Canada Without Poverty Launches Charter Challenge to Restrictions on Charities

Canada Without Poverty

On Sept. 6, 2016, Canada Without Poverty, a registered charity that works towards the relief of poverty in Canada, announced is has filed a charter challenge against regulations that limit charities' abilities to carry out political activities. Currently, registered charities in Canada are only allowed for 10% of their work in a year to be political activities - any action that seeks to influence or change legislation or public opinion. 

Below is an excerpt from Canada Without Poverty's press release announcing the charter challenge. You can read the full press release on their site. 

For more information on how the limit on political activities is used to restrict the activities of Canadian charities, read our case study on the topic.

 
Canada Without Poverty Launches Charter Challenge to Restrictions on Freedom of Charities to Promote Changes to Laws and Policies
 
6 Sept. 2016 — Canada Without Poverty (CWP) has filed an application with Ontario Superior Court seeking a declaration that provisions in the Income Tax Act which restrict political activities of charities seeking to relieve poverty in Canada violate the Canadian Charter, particularly the right to freedom of expression (s. 2(b)) and the right to freedom of association (section 2(d)).
 
Section 149.1(6.2) of the Income Tax Act requires CWP and other registered charities to strictly limit any  “political activities” so that they are “incidental” to the overall activities of the organization – understood as less than 10% of an organization’s time and resources.   Based on court decisions, the Canada Revenue Agency (CRA) has defined ‘political activity’ as any activity that “explicitly communicates to the public that a law, policy or decision of any level of government inside or outside Canada should be retained, opposed, or changed.”  Charities are required to monitor staff and  members of their organization to determine if they have made public statements about current laws or policies, report annually to CRA on all such activities and to strictly limit them if they are to exceed allowable levels.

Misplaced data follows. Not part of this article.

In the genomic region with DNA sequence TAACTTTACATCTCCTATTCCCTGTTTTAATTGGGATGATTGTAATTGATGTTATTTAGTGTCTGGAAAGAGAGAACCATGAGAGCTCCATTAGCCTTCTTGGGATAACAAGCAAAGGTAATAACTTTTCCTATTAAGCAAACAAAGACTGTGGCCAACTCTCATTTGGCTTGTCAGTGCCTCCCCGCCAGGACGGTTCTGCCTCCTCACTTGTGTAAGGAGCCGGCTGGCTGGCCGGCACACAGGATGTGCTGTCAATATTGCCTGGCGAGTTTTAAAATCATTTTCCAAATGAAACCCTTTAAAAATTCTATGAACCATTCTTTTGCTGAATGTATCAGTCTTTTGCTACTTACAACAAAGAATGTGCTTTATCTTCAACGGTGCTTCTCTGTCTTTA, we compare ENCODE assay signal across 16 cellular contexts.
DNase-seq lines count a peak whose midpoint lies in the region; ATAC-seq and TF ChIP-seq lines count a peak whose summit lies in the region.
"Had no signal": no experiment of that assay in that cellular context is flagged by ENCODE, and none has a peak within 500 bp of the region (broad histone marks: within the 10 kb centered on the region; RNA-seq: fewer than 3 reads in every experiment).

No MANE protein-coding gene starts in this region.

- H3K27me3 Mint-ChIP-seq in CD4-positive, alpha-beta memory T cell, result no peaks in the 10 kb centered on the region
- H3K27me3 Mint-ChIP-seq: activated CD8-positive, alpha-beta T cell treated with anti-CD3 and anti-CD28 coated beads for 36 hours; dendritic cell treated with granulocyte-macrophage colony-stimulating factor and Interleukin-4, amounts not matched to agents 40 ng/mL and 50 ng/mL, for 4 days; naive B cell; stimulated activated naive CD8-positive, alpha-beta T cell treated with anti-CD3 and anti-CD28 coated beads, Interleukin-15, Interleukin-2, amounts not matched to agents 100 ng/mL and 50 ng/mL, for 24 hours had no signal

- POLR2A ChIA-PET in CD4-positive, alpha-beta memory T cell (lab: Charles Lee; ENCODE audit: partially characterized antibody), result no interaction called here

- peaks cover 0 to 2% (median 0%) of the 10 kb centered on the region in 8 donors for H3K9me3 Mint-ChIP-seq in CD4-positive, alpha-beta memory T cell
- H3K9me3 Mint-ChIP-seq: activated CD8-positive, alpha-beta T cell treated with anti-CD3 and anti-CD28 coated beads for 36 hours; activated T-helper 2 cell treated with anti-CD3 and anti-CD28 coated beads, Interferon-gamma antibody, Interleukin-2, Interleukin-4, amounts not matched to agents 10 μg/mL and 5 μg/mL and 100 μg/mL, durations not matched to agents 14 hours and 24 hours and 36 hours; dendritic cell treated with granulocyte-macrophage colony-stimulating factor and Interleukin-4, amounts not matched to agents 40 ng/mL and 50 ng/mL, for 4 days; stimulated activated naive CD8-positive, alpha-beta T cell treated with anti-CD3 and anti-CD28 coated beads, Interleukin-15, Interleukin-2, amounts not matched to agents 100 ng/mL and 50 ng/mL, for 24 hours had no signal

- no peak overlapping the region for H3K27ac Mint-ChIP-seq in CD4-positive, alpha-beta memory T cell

Canada Without Poverty, previously named the National Anti-Poverty Organization (NAPO) has been registered as a charity in Canada for 43 years.  CWP is directed by a Board, all of whom have experienced poverty for a substantial period of their lives and its charitable purpose is to relieve poverty in Canada.  “Relief of poverty” has long been accepted as a charitable purpose under charities law.   “We have been granted charitable status to relieve poverty but when we try to do that, this legislation restricts what we can say, how often we can say it, and to whom we can say it. It prevents us from publicly speaking out about the laws and policies that have to be changed and it makes it impossible to meaningfully pursue our charitable purpose,” Leilani Farha, the Executive Director of CWP stated.  “The real experts in the relief of poverty is our Board of Directors, and others in our network who have experienced poverty.  These restrictions force CWP to prevent them from speaking out about the causes and solutions to poverty in Canada,” Ms Farha stated.